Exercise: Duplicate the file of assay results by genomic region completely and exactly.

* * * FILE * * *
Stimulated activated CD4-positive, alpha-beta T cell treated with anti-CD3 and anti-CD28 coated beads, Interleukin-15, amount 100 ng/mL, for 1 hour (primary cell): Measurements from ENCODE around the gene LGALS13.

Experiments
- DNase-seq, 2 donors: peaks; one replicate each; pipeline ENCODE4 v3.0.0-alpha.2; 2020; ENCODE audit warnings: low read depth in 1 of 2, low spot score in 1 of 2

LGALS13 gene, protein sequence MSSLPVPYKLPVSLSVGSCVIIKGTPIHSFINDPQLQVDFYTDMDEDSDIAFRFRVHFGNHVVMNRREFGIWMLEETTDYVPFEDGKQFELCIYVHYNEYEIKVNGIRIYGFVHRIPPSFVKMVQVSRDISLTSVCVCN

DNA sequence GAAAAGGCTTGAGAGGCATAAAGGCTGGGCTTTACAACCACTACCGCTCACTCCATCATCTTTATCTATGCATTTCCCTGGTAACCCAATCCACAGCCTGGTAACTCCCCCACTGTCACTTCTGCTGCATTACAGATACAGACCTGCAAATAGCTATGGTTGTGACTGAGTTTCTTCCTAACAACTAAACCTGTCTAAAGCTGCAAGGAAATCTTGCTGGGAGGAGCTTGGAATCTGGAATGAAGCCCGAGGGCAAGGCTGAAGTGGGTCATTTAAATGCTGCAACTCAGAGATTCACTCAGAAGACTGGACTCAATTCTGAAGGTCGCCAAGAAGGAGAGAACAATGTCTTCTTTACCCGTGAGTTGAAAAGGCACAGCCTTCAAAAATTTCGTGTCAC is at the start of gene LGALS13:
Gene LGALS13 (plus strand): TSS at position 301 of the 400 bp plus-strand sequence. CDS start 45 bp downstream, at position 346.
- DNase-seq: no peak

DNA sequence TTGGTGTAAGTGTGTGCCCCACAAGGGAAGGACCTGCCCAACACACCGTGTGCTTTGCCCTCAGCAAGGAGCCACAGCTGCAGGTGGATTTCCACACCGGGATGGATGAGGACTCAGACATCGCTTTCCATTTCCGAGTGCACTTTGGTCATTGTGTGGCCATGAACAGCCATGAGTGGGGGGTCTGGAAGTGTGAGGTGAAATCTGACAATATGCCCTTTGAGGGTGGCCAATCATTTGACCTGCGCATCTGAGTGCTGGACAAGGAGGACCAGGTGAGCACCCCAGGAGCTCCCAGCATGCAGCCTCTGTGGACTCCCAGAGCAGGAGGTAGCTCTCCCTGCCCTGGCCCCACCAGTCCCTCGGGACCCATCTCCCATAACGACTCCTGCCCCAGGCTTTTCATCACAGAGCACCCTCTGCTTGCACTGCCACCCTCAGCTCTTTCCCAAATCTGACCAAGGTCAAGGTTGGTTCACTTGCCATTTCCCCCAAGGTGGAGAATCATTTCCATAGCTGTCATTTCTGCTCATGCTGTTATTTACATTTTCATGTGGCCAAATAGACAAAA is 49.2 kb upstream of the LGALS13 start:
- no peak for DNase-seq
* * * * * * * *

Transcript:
Stimulated activated CD4-positive, alpha-beta T cell treated with anti-CD3 and anti-CD28 coated beads, Interleukin-15, amount 100 ng/mL, for 1 hour (primary cell): Measurements from ENCODE around the gene LGALS13.

Experiments
- DNase-seq, 2 donors: peaks; one replicate each; pipeline ENCODE4 v3.0.0-alpha.2; 2020; ENCODE audit warnings: low read depth in 1 of 2, low spot score in 1 of 2

LGALS13 gene, protein sequence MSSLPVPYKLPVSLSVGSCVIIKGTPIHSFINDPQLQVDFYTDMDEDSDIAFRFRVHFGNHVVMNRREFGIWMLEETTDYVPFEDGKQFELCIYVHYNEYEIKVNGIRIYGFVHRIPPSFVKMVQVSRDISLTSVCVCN

DNA sequence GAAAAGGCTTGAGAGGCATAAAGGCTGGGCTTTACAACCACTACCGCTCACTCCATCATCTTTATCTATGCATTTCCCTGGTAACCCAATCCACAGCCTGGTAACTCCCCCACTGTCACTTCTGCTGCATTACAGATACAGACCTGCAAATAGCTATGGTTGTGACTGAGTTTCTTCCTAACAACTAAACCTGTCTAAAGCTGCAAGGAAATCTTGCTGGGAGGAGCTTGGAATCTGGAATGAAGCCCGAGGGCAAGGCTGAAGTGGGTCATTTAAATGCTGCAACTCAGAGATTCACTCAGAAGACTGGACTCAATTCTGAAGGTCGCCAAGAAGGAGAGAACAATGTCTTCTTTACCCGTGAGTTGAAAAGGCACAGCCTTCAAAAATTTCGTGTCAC is at the start of gene LGALS13:
Gene LGALS13 (plus strand): TSS at position 301 of the 400 bp plus-strand sequence. CDS start 45 bp downstream, at position 346.
- DNase-seq: no peak

DNA sequence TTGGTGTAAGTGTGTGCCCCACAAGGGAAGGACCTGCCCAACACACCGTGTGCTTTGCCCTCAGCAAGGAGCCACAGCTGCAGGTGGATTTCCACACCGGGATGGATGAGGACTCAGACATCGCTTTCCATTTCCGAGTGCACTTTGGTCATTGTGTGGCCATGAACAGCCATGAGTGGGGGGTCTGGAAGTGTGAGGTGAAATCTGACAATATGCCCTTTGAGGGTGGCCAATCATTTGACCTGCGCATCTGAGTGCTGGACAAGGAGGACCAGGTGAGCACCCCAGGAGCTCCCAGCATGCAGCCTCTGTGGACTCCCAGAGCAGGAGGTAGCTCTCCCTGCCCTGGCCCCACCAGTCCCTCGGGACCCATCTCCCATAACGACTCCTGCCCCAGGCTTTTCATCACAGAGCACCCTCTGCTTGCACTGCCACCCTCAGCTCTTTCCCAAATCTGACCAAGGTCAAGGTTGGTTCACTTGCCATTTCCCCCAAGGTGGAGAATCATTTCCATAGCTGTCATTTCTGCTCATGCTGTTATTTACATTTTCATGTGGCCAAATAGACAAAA is 49.2 kb upstream of the LGALS13 start:
- no peak for DNase-seq